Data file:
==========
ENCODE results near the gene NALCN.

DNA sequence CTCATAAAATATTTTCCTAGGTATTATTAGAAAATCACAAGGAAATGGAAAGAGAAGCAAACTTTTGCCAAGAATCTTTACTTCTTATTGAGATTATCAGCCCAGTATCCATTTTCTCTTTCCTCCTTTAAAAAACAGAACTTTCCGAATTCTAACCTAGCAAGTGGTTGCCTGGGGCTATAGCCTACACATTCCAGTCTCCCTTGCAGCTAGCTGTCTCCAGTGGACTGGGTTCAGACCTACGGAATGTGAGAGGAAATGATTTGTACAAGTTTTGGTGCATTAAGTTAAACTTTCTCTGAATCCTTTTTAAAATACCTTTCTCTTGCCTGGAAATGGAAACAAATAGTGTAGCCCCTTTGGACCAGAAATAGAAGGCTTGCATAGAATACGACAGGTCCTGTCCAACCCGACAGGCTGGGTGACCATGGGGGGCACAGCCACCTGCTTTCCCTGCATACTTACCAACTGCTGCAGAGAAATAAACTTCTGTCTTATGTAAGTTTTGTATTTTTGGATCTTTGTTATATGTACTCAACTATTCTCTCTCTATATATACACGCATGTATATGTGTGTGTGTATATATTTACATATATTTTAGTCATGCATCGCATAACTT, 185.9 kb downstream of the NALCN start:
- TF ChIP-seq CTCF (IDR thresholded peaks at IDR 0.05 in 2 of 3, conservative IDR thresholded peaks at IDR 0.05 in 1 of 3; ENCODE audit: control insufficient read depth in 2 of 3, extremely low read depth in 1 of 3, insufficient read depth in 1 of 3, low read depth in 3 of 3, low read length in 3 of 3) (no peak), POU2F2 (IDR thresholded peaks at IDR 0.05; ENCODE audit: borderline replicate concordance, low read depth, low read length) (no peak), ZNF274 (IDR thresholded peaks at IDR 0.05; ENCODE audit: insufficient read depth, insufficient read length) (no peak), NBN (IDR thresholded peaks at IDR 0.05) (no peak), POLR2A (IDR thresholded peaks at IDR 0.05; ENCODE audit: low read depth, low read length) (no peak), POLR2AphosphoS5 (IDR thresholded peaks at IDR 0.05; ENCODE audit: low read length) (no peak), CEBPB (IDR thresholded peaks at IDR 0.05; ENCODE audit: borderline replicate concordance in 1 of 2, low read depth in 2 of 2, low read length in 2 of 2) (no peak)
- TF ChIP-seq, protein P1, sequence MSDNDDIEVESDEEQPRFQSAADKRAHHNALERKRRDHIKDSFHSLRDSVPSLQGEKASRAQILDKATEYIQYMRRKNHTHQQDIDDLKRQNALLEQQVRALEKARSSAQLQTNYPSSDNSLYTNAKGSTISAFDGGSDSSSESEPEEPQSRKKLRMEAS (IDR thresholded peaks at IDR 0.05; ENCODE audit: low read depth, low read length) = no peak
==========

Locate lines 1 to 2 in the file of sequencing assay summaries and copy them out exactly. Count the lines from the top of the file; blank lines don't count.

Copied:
ENCODE results near the gene NALCN.

DNA sequence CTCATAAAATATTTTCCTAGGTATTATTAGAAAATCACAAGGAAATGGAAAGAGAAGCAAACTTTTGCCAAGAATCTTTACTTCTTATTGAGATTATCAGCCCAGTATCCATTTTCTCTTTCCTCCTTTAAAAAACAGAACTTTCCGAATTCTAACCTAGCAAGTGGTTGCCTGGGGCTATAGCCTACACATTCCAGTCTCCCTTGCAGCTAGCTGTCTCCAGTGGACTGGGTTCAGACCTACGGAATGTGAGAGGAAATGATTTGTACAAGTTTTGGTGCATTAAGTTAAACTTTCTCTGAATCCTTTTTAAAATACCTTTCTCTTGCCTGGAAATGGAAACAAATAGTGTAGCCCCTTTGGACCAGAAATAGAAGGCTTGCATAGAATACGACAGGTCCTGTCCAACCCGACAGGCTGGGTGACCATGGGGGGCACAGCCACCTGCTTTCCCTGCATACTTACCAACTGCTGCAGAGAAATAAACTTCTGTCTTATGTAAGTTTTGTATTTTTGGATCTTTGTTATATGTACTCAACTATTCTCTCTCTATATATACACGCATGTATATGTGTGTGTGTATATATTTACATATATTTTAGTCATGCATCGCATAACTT, 185.9 kb downstream of the NALCN start: